on behalf of MYSELF… i’m sorry… and then I’m not
ok, so i’m not in the business of making apologies but perhaps i should start looking for ways to make money off of them! i’d be rich and i can finally buy that personal basketball gymnasium i always dreamed of!
my last post (please read the comments at the end of it) seems to have brought up a slew of different emotions, mostly from my Asian-American bros and i’m under the impression that i need to re-establish credibility with my next-of-kin. my more-outspoken bros have not said anything i don’t know already… they have merely reminded me of the importance of speaking out when things are wrong or messed up. they also made it a point to let me know that all-encompassing apologies are not cool. point taken.
i’m still a firm believer in working harder to build bridges than in publicly attacking the perpetrator(s) but that’s just me.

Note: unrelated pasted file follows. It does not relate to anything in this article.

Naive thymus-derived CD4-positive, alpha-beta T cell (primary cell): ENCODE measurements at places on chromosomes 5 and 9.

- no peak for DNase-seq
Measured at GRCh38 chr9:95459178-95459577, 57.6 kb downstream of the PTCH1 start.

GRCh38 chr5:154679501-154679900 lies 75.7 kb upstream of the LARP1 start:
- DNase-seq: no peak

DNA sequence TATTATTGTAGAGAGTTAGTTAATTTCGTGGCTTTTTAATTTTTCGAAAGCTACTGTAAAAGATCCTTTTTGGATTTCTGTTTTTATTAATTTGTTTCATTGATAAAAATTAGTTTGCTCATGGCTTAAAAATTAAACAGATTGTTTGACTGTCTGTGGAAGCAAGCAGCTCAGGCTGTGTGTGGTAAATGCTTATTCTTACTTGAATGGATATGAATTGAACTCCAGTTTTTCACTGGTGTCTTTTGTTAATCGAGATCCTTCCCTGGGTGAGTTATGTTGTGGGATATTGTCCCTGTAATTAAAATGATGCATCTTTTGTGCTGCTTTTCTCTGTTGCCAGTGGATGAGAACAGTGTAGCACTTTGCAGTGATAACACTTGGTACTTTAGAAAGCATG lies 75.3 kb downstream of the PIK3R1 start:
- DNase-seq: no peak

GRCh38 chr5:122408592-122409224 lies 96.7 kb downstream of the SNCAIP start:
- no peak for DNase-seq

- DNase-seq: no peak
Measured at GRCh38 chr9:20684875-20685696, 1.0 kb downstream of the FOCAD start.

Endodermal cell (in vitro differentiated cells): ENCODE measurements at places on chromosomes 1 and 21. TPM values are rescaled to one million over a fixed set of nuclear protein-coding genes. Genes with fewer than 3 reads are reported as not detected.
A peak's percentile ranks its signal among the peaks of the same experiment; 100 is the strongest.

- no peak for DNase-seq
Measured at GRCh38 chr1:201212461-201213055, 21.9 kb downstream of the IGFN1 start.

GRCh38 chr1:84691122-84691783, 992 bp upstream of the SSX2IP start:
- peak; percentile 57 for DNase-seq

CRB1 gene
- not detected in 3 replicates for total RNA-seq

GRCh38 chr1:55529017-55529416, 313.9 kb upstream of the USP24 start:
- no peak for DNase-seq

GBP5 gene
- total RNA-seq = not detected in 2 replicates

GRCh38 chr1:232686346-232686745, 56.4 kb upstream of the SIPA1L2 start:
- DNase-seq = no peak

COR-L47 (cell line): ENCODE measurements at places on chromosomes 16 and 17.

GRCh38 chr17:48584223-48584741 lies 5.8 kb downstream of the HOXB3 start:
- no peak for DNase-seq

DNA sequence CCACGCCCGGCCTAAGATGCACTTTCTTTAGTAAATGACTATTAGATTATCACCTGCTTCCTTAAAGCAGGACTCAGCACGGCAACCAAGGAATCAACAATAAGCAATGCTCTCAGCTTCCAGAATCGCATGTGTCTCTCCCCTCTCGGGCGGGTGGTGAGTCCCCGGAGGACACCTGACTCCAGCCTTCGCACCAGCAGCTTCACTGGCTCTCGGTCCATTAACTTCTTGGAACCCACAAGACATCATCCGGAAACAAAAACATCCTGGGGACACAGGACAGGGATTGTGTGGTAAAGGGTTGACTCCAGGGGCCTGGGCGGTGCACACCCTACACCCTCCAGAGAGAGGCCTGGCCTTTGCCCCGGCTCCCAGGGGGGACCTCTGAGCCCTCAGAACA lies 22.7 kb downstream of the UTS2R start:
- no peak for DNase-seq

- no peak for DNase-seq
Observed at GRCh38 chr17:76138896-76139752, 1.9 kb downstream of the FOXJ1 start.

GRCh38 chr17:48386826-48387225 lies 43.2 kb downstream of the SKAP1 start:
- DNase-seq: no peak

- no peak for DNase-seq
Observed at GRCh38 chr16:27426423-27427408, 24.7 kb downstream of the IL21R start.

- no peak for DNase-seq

so here goes. this post is for everyone to read and learn and for my Asian friends to know that i’m not some idiotic, naive, over-simplistic sell-out! (my words but i know some of you probably thought this in the deep recesses of your soul). i have suffered a great deal of pain and expressed my own share of anger and have asserted (although sometimes over-reactively) actions in the area of racism and race-relations that were deserved but maybe un-constructive at times. my wife will be the first to tell you that i pull the RACE CARD way too often to the point where the card has pretty much been relegated to a piece of lint in my pocket. so for me to write the kind of “apologetic” post that i wrote in my last entry is actually somewhat of a miracle and you’ll see how i came to such a place.